Execution speed is the type of speed that most martial arts training focuses on. Executing techniques like kicks and punches with speed takes up a large part of the intermediate and advanced stages of training. Execution speed can best be improved through attention to detail. Shifting into a ready posture at the last minute wastes time. Begin each movement with a ready and relaxed posture. If you are going to punch, have your hands up and ready. If you are going to kick, shift your weight to supporting leg and relax your kicking leg. Shifting your weight and positioning your hands can take more time than the actual striking or kicking. Anticipate what is necessary and be prepared.
When you learn a new skill, practice slowly at first to train your muscles in the correct execution of the movement. When you can execute with little thought about the segments of the movement, speed up gradually. In speeding up the movement, take care not to loose the precision you learned in the beginner stage. Strong basics are essential for speed training.
Observing the laws of motion is also important to execution speed. If you flail your arms and head wildly about when kicking, your kick will be slow. If you stabilize your posture, your kicking speed will increase. If you punch with your arm, your punching will be slow. If you punch from your hips, your punching speed and power will increase. If you spin with your upper body tilted to one side, you will lose kick, however, creates a continuous circle of whirling force, increasing the speed of the second kick.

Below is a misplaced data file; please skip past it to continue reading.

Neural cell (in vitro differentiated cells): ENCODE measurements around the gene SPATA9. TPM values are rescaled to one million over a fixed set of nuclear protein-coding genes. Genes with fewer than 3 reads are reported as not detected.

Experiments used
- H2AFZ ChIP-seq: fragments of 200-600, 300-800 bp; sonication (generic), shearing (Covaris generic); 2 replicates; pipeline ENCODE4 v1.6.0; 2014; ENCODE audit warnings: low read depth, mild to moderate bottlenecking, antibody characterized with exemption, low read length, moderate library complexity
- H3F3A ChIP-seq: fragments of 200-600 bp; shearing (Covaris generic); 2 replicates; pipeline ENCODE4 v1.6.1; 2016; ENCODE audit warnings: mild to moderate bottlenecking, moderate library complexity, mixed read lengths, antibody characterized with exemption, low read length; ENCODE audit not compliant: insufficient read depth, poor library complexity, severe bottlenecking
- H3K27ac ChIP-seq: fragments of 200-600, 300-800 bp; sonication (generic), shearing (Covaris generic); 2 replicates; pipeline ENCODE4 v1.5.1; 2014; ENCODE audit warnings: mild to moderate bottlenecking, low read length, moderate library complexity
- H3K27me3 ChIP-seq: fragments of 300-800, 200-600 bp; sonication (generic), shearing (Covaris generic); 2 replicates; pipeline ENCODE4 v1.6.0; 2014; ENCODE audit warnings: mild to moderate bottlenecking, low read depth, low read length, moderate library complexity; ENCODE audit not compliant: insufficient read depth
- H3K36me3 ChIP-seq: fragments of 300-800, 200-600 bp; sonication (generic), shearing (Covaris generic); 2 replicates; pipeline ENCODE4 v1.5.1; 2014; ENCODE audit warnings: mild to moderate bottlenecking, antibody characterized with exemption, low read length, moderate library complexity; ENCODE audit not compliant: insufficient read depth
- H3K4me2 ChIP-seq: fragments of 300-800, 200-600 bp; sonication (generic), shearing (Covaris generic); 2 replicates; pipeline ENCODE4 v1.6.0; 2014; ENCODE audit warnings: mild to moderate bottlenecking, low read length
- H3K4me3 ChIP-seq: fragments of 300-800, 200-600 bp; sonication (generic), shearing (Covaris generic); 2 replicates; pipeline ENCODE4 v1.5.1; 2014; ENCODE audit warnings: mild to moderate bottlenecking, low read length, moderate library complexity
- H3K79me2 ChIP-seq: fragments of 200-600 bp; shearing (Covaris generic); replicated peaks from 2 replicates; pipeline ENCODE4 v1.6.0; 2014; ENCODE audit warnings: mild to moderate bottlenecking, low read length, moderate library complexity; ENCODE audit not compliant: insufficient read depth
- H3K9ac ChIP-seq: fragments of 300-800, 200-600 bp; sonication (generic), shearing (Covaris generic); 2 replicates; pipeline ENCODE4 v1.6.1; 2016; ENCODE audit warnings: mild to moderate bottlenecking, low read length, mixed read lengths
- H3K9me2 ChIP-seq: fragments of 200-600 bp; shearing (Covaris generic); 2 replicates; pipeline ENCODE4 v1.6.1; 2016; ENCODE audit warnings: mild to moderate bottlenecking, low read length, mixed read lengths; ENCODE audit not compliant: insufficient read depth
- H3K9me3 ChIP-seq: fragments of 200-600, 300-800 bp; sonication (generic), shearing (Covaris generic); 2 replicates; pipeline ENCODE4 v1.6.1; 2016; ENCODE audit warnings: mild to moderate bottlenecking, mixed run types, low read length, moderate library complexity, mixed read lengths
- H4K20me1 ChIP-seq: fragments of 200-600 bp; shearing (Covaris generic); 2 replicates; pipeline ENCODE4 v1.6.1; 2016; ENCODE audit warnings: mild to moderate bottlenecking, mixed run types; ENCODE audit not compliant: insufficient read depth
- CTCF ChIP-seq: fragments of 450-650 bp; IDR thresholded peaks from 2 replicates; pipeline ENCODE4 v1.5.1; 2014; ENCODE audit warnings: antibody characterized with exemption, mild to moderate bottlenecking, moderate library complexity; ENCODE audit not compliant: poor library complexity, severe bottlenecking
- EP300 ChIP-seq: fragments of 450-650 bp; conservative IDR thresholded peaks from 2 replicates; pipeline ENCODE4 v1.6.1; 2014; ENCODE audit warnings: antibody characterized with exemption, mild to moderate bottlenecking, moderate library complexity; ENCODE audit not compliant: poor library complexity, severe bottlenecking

Finally, relax to create speed. Tense muscles have more difficulty responding to your intense demands than relaxed muscles. Relax just prior to the movement and maintain a minimum amount of tension during the movement. Relaxation conserves energy and lessens the amount of force necessary to move your body quickly.
Recovery speed is the result of execution speed. The old adage “what goes up must come down” applies in other directions as well. If your fist shoots out in a punching motion, it must return along the same path to be efficient and effective. If you execute a side kick and drop your leg to the ground immediately following impact, you will be off balance and in danger. You must rechamber the leg and then return to a natural stance.
If you do not execute the recovery portion of the technique, the action becomes “dead.” It does not have the dynamic quality associated with speedy movement. It also increases the risk of joint injury tremendously. A fast strike or kick that ends in a locked out position is a common case of knee and elbow injuries.
A complete technique has an initiation, execution, impact and recovery. Each phase must be executed correctly to create dynamic speed.
- Never use complex skills for speed training.
- Always master the basics before moving to speed training.
- Never tense your muscles before executing a speed skill.
- Muscles must be well trained before engaging in speed training. Weak muscles that cannot bear the intense requirements of speed training are easily injured.